Hardware will be produced by a small number of vendors that will fight over increasingly shrinking profit margins. Services will be provided by the same silver-tongued devils that provide them now. Software will confuse the hell out of everyone.
In the old days we wrote code. Then we installed it. Then we rented it. Eventually we’ll assemble it. But code still doesn’t like other code, in spite of all of the progress we’ve made with interoperability and integration. While we’ve made progress with standards, there’s still a lot left to do.
But let’s assume that we’ll get it right, that software will work together reasonably well. How will we acquire and deploy it?
Over the past few months I’ve asked a number of CIOs and CTOs a question: if they had a technology do-over, would they still install their enterprise application?
Not one of them said they would. Why not? Because it took them all years to get the software to work and – in some cases – the projects cost hundreds of millions of dollars. Some of these CIOs got fired when they exceeded budgets and schedules; others struggled to realize the benefits everyone promised when they signed the contracts.
Some of the same CIOs and CTOs told me that they weren’t interested in open source software because it was too flaky and they didn’t want to be associated with the open source crowd. What?
Some of them don’t trust Web Services and think that service oriented architectures (SOAs) are still ideas, not reliable software architectures.
Some don’t trust Mark Benioff or IBM’s on-demand guys.
All of that said, here’s how it will go:
• Big time CIOs will not launch multi-year, multi-million dollar software implementations. There’s too much time, money and politics involved, and many of the biggest projects haven’t delivered the goods. Only CIOs in the last year of their employment contracts will attempt multi-year software projects.
• If at all possible, CIOs will rent versus buy-and-install major software applications. They’re all secretly hoping that ASP 2.0 is successful. They really don’t want to get back into the enterprise software acquisition, deployment or support business. Most of them are really bad at it and they just don’t have the stomach for technology marathons anymore.
• CIOs will pilot as many SOA implementations as possible to determine where the price/pain/performance ratios lie. They really want all this stuff to work – they need software-as-a- service (SaaS) to become a reality (but they’ll be happy to sit on hosted applications for as long as they can – as long as someone else is hosting them).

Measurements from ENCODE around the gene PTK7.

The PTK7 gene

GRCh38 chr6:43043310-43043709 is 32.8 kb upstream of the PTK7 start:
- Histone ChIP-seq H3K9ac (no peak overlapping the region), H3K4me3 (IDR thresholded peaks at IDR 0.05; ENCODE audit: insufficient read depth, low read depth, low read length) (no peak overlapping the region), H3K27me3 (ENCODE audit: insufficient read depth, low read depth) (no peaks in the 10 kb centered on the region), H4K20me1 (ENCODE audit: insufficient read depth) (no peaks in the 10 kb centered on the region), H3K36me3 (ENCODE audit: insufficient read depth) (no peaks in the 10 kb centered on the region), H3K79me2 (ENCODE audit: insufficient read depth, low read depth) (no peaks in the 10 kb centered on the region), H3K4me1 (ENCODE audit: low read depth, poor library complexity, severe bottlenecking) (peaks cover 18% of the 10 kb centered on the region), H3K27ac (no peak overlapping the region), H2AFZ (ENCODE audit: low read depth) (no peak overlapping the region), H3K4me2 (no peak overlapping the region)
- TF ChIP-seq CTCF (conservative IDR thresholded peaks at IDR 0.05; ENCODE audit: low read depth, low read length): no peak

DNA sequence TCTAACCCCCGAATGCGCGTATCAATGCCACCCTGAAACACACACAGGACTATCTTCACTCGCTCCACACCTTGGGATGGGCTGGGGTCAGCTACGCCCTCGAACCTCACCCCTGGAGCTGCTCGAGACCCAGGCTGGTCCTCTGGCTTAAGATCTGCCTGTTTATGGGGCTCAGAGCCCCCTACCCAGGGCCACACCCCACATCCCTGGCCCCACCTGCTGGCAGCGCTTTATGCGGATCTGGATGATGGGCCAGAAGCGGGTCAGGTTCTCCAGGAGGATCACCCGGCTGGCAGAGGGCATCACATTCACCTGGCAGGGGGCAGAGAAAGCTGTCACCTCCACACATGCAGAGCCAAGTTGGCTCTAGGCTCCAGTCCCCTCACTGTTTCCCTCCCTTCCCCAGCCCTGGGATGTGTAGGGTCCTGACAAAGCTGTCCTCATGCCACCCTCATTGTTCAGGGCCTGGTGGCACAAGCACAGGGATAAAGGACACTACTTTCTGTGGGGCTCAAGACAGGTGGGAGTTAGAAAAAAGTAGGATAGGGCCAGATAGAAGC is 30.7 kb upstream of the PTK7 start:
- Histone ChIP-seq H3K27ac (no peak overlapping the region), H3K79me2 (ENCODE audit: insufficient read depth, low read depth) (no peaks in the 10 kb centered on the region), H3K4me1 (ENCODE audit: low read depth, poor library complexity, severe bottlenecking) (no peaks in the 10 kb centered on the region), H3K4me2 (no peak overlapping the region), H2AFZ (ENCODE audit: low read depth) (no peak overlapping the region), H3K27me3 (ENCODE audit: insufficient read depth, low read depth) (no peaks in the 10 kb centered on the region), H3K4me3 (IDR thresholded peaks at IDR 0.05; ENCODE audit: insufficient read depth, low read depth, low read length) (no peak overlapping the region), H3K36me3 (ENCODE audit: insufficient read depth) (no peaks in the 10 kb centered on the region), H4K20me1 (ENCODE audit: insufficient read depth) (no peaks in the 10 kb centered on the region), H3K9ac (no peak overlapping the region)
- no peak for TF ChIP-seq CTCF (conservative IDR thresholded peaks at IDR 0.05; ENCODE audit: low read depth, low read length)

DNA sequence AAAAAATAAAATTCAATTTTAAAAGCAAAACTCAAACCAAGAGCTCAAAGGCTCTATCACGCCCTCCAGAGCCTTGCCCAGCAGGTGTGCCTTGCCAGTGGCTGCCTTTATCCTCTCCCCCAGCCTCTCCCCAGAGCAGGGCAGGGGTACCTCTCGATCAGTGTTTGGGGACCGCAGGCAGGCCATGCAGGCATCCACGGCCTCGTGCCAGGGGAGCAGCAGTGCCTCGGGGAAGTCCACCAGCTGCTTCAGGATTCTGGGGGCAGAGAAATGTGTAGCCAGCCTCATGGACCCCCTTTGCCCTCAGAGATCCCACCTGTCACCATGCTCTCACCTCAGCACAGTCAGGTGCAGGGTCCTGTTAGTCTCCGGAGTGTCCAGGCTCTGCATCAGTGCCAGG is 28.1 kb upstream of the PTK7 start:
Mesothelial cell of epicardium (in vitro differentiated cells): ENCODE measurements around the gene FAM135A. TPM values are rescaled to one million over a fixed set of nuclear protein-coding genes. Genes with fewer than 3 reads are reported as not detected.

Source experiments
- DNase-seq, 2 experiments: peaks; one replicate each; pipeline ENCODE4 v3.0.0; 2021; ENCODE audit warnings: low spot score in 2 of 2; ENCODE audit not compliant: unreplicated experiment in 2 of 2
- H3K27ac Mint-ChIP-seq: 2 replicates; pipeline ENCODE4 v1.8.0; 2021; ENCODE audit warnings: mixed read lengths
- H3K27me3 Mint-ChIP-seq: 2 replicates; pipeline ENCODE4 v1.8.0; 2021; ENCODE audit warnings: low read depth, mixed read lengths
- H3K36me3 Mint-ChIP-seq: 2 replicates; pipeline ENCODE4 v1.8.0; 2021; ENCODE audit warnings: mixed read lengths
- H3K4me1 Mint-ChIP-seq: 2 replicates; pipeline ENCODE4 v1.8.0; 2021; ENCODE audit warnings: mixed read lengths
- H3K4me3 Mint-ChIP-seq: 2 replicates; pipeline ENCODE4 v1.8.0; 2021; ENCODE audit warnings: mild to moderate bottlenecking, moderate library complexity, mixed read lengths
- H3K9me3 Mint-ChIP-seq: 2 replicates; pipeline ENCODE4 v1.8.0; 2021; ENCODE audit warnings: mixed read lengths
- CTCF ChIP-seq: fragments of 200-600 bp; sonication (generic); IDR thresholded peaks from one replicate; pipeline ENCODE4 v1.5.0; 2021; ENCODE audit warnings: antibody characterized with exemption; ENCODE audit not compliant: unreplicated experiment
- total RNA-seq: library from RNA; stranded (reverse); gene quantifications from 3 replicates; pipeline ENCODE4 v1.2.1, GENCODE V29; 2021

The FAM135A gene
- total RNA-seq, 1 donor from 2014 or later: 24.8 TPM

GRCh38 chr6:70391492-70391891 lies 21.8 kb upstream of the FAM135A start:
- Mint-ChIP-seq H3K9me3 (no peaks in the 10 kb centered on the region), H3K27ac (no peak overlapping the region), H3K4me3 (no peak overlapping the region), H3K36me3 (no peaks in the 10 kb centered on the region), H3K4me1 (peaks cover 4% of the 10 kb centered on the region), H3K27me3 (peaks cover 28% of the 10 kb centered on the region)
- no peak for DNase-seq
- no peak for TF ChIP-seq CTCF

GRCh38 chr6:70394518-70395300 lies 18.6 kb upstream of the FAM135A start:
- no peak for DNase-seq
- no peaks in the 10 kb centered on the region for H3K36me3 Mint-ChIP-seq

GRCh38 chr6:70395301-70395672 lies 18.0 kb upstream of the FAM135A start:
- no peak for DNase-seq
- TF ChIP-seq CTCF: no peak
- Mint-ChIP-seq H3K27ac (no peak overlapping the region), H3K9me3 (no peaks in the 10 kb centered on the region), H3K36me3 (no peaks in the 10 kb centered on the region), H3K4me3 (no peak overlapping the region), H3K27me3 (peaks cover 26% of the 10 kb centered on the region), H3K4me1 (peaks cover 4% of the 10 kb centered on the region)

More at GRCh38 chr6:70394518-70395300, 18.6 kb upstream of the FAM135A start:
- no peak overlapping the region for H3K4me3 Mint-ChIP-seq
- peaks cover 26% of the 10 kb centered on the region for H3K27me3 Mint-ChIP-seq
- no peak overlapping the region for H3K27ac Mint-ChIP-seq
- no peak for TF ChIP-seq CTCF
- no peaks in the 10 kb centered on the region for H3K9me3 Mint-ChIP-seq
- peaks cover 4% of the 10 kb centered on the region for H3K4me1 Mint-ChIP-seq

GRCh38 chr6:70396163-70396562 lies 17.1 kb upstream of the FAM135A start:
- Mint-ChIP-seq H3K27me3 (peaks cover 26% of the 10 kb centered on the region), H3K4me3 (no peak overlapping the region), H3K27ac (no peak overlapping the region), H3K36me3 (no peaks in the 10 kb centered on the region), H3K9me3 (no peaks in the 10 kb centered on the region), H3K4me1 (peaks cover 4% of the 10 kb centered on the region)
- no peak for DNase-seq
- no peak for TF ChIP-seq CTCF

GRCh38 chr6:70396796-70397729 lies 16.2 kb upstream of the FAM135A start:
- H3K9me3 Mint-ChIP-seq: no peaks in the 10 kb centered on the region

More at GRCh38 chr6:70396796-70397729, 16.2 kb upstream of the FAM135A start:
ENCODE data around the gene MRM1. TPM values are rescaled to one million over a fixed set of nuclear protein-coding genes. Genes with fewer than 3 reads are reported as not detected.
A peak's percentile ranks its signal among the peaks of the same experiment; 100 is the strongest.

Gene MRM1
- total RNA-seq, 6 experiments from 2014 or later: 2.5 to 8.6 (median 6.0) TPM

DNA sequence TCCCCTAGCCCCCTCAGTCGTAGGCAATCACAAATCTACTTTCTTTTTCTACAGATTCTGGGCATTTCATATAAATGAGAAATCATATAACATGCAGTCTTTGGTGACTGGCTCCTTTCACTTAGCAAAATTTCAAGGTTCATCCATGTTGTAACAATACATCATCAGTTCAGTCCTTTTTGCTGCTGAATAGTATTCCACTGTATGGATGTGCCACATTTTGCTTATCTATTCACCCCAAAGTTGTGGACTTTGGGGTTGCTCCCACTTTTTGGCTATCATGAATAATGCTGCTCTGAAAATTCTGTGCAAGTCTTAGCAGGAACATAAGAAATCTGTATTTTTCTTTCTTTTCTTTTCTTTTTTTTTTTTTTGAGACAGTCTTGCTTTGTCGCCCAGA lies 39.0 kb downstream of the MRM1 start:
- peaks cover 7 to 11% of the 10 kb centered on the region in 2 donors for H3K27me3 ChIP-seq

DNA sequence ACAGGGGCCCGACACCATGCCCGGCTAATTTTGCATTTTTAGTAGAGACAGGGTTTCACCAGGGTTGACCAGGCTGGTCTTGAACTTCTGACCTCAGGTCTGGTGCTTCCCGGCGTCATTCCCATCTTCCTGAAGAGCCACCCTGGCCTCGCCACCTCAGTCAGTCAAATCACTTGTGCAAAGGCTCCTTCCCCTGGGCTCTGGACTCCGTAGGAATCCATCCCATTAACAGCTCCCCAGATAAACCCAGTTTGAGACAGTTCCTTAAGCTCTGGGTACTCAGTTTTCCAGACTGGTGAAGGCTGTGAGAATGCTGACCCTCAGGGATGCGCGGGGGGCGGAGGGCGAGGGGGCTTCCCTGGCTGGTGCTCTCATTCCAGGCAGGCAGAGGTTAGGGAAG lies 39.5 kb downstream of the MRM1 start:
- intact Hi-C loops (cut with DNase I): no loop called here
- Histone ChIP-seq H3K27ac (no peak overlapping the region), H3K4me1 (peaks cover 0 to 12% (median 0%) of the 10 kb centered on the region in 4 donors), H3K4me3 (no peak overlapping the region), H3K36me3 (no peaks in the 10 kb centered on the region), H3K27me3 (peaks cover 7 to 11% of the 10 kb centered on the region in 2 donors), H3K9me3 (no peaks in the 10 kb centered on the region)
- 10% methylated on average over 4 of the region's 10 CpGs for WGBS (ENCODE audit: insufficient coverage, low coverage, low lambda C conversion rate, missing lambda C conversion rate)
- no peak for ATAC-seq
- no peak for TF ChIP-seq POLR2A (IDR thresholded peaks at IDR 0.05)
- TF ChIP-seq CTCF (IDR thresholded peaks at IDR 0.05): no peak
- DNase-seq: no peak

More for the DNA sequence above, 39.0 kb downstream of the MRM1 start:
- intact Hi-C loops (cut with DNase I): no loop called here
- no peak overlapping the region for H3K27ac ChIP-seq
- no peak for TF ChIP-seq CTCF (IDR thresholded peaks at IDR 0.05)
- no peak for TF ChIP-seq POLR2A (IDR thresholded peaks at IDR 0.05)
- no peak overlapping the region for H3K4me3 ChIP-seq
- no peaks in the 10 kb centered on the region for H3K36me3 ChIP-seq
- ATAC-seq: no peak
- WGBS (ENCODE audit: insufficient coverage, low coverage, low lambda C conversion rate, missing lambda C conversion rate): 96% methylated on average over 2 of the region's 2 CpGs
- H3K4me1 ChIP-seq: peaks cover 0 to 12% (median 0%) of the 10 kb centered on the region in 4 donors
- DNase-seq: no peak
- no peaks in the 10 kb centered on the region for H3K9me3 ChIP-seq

• Software-as-a-service will take much longer to evolve than anyone thinks, but eventually will it will mature to the ultimate mix-and-match software architecture.
• The major software vendors will have to decide when they’re willing to cannibalize their own business models. Now they make tons of cash through enterprise licensing and generous maintenance fees, but as more and more vendors offer alternative software acquisition models the big proprietary ones will have to completely change their fee structures to accommodate the move away from installed software. Hell, even Microsoft is hosting software these days. Within just a few years, everyone will be hosting their own software and encouraging third-party providers to host and re-sell the very same applications. What a world.
• Open source software will penetrate the most inner sanctums of the enterprise because it will meld increasingly easily with proprietary software and the new SOA architectures. In fact, the gap between open and proprietary software will dramatically narrow over time.
• No one will expect software to be “free,” but, like hardware, it will definitely commoditize.
• Innovation will come from small entrepreneurs running small companies, just as it always has.
So when someone asks “where does software come from?” you can tell them from big vendors with creative partners who have finally figured out that their customers would rather pay by the drink at someone else’s bar and grille.